Talons Philosophy

An Open Online Highschool Philosophy Course



In this clip, the speaker is describing  valid points on why the death penalty is something which should be considered. The video argues pro death penalty using these 5 main points.

  1. Removal of a Threat to Society
  2. Closure for Victims
  3. Fear of Death
  4. No Proof Of Innocent Executed
  5. Eye for an Eye…

“If an offender has committed murder, he must die. In this case, no possible substitute can satisfy justice. For there is no parallel between death and even the most miserable life, so that there is no equality of crime and retribution unless the perpetrator is judicially put to death.” -Immanuel Kant

Conclusion: When someone inflicts harm upon others, the only fair punishment is to take away the right to live from them; as they did to their victim(s). The removal of a threat to society will make society a lot more positive.

Truth, Validity & Soundness: This argument is factually correct and valid. The speaker states that in the past removing the threat from society and only placing them in “high security” prison is a temporary soultion, however death is permanent. He supports this statement by using the example of Saddam Hussein and further explaining that “some criminals are truly above the law.” He notes that some may argue that in the past innocent people were executed…however there is no real proof of this happening. All points are proven to be valid, making this argument sound.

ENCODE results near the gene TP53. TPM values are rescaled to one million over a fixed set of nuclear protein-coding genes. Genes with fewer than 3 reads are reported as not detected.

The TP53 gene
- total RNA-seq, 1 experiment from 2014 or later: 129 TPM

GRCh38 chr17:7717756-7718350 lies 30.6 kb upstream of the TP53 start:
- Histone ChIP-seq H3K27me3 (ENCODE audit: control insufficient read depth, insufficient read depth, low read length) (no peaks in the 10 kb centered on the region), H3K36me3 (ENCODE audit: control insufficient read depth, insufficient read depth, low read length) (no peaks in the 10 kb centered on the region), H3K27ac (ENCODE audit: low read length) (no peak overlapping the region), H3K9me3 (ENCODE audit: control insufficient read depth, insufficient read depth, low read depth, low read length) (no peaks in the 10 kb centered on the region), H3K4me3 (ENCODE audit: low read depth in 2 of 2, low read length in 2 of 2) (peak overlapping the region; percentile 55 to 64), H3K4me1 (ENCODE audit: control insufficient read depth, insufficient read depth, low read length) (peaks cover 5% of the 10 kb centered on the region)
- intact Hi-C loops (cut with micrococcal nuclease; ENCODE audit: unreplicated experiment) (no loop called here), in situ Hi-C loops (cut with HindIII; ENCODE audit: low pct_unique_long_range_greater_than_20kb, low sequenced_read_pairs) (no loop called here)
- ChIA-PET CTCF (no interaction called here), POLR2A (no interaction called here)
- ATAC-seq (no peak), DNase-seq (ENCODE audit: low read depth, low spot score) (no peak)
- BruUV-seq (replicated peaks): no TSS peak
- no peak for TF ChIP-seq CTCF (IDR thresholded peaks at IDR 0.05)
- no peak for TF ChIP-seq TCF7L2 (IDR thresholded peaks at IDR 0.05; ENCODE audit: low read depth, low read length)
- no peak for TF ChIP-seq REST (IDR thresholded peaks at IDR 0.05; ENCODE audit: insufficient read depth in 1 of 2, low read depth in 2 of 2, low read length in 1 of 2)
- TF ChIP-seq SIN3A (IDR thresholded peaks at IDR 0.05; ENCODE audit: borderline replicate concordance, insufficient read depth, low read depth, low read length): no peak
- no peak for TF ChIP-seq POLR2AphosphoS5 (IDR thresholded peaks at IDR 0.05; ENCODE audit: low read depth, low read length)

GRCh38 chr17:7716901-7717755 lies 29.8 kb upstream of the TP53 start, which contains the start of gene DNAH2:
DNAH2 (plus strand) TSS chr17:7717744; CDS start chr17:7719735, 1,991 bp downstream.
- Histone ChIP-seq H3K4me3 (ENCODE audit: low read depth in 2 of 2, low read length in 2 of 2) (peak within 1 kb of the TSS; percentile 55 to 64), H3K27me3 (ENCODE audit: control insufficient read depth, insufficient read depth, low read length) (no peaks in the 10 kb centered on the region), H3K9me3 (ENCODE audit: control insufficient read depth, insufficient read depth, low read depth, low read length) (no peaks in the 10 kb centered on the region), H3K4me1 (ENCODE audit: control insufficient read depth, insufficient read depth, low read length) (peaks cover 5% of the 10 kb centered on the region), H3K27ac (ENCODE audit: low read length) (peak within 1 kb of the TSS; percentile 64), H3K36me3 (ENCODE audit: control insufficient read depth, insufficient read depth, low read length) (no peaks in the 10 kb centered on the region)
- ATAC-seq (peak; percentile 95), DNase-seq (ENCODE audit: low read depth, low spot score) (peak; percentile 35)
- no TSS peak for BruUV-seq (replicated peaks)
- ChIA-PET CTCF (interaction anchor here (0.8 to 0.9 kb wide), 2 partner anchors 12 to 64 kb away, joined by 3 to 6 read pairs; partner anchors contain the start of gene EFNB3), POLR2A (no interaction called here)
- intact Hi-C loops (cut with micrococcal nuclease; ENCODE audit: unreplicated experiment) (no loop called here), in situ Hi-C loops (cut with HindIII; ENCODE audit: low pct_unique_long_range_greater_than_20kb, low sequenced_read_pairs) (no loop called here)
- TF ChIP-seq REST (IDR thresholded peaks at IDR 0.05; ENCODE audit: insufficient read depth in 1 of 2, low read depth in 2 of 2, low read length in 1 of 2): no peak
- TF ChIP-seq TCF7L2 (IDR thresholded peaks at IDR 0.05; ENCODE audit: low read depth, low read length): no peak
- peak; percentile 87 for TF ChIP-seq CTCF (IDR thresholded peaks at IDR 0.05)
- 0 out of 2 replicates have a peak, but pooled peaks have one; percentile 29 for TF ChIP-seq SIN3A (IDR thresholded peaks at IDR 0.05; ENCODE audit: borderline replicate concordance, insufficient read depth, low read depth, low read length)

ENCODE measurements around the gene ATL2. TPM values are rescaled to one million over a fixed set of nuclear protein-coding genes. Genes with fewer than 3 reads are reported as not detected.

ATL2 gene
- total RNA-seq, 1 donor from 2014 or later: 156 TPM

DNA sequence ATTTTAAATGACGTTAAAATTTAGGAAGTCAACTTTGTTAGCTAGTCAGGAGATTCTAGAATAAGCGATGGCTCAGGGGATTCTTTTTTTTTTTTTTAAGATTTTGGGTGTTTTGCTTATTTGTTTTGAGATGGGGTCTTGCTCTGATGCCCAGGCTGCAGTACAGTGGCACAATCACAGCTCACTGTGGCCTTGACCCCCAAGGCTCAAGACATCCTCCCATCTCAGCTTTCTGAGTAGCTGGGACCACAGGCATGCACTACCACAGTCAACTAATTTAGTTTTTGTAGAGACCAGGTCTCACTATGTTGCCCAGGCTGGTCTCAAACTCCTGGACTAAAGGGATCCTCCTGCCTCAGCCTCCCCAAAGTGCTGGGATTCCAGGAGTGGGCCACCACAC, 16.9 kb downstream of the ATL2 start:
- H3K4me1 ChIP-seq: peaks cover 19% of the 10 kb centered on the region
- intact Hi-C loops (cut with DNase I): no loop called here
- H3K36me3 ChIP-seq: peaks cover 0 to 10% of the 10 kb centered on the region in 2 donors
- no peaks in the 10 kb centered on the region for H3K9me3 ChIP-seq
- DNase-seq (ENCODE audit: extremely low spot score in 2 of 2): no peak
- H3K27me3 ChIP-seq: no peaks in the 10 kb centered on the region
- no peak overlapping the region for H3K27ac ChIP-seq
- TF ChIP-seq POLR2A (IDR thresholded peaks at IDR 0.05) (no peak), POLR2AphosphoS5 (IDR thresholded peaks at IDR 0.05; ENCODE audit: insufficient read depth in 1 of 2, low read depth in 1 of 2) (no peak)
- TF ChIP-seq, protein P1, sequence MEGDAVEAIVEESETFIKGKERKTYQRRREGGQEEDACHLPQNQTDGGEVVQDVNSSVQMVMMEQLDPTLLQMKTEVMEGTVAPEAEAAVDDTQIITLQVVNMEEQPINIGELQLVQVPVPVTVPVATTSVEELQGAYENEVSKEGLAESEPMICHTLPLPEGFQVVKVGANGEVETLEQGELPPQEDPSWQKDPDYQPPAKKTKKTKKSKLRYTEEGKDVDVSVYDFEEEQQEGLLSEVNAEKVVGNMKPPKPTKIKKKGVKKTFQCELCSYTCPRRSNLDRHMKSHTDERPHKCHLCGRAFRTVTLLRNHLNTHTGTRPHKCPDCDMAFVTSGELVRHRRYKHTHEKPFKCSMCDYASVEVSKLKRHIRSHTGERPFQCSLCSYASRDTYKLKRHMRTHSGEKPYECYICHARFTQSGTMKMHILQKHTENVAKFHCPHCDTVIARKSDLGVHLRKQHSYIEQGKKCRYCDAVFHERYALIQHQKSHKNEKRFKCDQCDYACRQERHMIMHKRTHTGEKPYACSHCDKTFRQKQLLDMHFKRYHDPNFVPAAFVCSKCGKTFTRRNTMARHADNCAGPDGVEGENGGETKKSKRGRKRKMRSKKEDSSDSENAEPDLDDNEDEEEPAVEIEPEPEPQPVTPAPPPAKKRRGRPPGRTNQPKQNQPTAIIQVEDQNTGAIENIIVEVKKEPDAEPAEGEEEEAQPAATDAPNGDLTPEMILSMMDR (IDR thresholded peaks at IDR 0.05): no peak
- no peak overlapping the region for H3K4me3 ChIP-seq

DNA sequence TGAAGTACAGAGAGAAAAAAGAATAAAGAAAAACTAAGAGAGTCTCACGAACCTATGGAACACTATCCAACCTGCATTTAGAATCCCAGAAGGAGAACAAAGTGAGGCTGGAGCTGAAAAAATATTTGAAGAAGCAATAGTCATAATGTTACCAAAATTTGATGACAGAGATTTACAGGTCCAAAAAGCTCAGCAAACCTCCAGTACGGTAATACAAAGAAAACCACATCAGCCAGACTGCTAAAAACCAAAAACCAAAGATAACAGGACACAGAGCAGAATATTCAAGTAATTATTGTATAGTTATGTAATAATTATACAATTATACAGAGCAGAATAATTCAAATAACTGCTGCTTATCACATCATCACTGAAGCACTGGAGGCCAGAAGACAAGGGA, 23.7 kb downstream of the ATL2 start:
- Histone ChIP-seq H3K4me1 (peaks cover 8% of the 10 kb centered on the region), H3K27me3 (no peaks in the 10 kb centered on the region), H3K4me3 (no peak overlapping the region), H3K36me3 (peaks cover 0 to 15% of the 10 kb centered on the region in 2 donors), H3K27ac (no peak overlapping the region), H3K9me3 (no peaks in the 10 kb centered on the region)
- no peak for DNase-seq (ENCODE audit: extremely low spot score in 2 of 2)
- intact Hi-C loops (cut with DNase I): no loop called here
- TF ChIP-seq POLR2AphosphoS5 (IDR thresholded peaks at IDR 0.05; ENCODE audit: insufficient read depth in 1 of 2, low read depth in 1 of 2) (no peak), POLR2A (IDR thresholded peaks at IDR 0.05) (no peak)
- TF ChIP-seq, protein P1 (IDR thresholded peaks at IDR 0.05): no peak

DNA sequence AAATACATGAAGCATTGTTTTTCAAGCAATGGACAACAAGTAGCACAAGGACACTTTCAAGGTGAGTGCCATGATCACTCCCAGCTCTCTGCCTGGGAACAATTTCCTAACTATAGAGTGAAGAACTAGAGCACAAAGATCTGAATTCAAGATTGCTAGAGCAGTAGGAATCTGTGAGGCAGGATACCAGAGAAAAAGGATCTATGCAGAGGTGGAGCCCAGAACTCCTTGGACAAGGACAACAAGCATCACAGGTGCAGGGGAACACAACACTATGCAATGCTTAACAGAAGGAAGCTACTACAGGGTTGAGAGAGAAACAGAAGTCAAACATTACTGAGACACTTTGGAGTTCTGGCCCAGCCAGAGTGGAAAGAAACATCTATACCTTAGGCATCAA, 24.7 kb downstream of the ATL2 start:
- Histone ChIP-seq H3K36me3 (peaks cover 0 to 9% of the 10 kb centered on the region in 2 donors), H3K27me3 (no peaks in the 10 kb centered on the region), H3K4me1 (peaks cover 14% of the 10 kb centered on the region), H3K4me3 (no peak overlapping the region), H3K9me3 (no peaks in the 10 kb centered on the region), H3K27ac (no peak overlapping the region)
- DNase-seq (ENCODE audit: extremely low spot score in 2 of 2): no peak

1. bryanjack says:

    Hi Erin,

    While it can be difficult to prove objectively, there is ample evidence to conclude that a significant number of people serving time on death row (in America, at any rate) are in fact innocent. The Innocence Project (www.innocenceproject.org) has collected a list of death row inmates exonerated by DNA evidence in the last thirty years that is compelling if we consider that each of these wrongly-accused individuals was slated to die as a result of their criminal trials: http://www.innocenceproject.org/news-events-exonerations/2009/the-innocent-and-the-death-penalty

    Along the same lines, a study in 2014 found that more than 4% of death row inmates are likely innocent:

    “The study concludes that were all innocent people who were given death sentences to be cleared of their offences, the exoneration rate would rise from the actual rate of those released – 1.6% – to at least 4.1%. That is equivalent in the time frame of the study, 1973 to 2004, of about 340 prisoners – a much larger group than the 138 who were exonerated in the same period.

    “This is a disturbing finding,” said Samuel Gross, a law professor at the University of Michigan law school who is the lead author of the research. “There are a large number of people who are sentenced to death, and despite our best efforts some of them have undoubtedly been executed.””


    As well, the notion that “fear of death” acts as a deterrent to those who might commit violent crimes has been similarly refuted. In 2000 the New York Times conducted a study which concluded that “during the last 20 years, the homicide rate in states with the death penalty has been 48 percent to 101 percent higher than in states without the death penalty.”


    While the video offers emotionally compelling points, they are easily challenged on a factual basis, which threatens the arguments soundness, certainly. As to their validity, do they each contribute to the conclusion drawn (whether they are factually correct or not)?


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